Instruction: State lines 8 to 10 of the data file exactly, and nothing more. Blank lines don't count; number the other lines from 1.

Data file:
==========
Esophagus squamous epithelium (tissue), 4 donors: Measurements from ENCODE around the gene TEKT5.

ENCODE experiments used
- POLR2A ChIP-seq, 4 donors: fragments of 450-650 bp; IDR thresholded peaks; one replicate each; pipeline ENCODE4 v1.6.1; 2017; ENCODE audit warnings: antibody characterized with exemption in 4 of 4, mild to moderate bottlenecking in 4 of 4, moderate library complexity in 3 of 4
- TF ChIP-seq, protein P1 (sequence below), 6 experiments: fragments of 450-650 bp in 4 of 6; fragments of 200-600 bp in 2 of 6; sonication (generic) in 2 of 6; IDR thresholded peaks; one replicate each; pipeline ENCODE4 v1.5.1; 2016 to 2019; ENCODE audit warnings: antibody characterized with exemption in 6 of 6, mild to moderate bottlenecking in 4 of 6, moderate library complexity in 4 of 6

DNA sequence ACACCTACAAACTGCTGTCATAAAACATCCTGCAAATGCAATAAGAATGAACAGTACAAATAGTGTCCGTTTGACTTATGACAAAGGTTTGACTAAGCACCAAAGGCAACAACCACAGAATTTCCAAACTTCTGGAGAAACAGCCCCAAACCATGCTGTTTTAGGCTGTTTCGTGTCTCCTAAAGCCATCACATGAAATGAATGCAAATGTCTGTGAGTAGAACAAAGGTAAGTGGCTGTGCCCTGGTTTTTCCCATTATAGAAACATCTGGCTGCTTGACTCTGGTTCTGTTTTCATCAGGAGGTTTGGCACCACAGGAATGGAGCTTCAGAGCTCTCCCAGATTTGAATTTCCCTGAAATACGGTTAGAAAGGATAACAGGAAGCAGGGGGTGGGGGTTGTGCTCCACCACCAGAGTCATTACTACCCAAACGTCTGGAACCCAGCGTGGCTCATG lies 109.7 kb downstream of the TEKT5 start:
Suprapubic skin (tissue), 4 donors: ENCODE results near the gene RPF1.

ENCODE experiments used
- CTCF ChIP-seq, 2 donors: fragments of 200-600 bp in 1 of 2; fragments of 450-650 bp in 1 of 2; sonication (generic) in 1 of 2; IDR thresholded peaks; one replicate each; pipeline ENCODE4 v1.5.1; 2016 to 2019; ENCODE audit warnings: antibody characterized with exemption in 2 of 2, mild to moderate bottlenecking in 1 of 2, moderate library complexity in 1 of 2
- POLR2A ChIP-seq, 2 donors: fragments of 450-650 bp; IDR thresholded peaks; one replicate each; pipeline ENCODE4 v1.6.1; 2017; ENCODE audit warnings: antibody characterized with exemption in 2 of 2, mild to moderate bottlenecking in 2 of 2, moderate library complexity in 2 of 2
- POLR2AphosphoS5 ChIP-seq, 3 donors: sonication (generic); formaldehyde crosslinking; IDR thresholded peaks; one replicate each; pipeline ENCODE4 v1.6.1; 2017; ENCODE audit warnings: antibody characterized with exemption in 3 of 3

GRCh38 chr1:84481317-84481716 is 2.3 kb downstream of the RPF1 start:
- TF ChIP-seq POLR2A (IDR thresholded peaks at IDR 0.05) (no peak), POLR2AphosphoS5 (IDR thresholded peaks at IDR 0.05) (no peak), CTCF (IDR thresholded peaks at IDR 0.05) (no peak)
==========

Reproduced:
- CTCF ChIP-seq, 2 donors: fragments of 200-600 bp in 1 of 2; fragments of 450-650 bp in 1 of 2; sonication (generic) in 1 of 2; IDR thresholded peaks; one replicate each; pipeline ENCODE4 v1.5.1; 2016 to 2019; ENCODE audit warnings: antibody characterized with exemption in 2 of 2, mild to moderate bottlenecking in 1 of 2, moderate library complexity in 1 of 2
- POLR2A ChIP-seq, 2 donors: fragments of 450-650 bp; IDR thresholded peaks; one replicate each; pipeline ENCODE4 v1.6.1; 2017; ENCODE audit warnings: antibody characterized with exemption in 2 of 2, mild to moderate bottlenecking in 2 of 2, moderate library complexity in 2 of 2
- POLR2AphosphoS5 ChIP-seq, 3 donors: sonication (generic); formaldehyde crosslinking; IDR thresholded peaks; one replicate each; pipeline ENCODE4 v1.6.1; 2017; ENCODE audit warnings: antibody characterized with exemption in 3 of 3